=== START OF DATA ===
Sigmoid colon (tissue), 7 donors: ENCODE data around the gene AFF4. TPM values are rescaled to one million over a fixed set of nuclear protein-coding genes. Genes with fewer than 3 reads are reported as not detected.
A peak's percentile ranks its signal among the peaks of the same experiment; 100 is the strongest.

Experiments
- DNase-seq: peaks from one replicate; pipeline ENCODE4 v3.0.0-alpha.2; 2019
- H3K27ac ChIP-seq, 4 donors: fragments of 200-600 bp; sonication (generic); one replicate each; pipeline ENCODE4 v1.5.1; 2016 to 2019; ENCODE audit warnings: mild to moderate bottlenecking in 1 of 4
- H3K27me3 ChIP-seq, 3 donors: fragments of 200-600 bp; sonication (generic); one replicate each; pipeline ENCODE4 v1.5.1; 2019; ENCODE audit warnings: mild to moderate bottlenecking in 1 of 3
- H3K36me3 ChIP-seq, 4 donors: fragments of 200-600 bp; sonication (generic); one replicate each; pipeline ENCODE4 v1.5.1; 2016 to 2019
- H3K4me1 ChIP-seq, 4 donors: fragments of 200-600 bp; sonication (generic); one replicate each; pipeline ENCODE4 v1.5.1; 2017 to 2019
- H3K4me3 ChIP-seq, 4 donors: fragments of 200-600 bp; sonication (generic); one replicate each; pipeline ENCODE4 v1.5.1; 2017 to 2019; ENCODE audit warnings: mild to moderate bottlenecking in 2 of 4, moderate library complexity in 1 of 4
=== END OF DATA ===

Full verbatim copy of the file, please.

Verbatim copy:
Sigmoid colon (tissue), 7 donors: ENCODE data around the gene AFF4. TPM values are rescaled to one million over a fixed set of nuclear protein-coding genes. Genes with fewer than 3 reads are reported as not detected.
A peak's percentile ranks its signal among the peaks of the same experiment; 100 is the strongest.

Experiments
- DNase-seq: peaks from one replicate; pipeline ENCODE4 v3.0.0-alpha.2; 2019
- H3K27ac ChIP-seq, 4 donors: fragments of 200-600 bp; sonication (generic); one replicate each; pipeline ENCODE4 v1.5.1; 2016 to 2019; ENCODE audit warnings: mild to moderate bottlenecking in 1 of 4
- H3K27me3 ChIP-seq, 3 donors: fragments of 200-600 bp; sonication (generic); one replicate each; pipeline ENCODE4 v1.5.1; 2019; ENCODE audit warnings: mild to moderate bottlenecking in 1 of 3
- H3K36me3 ChIP-seq, 4 donors: fragments of 200-600 bp; sonication (generic); one replicate each; pipeline ENCODE4 v1.5.1; 2016 to 2019
- H3K4me1 ChIP-seq, 4 donors: fragments of 200-600 bp; sonication (generic); one replicate each; pipeline ENCODE4 v1.5.1; 2017 to 2019
- H3K4me3 ChIP-seq, 4 donors: fragments of 200-600 bp; sonication (generic); one replicate each; pipeline ENCODE4 v1.5.1; 2017 to 2019; ENCODE audit warnings: mild to moderate bottlenecking in 2 of 4, moderate library complexity in 1 of 4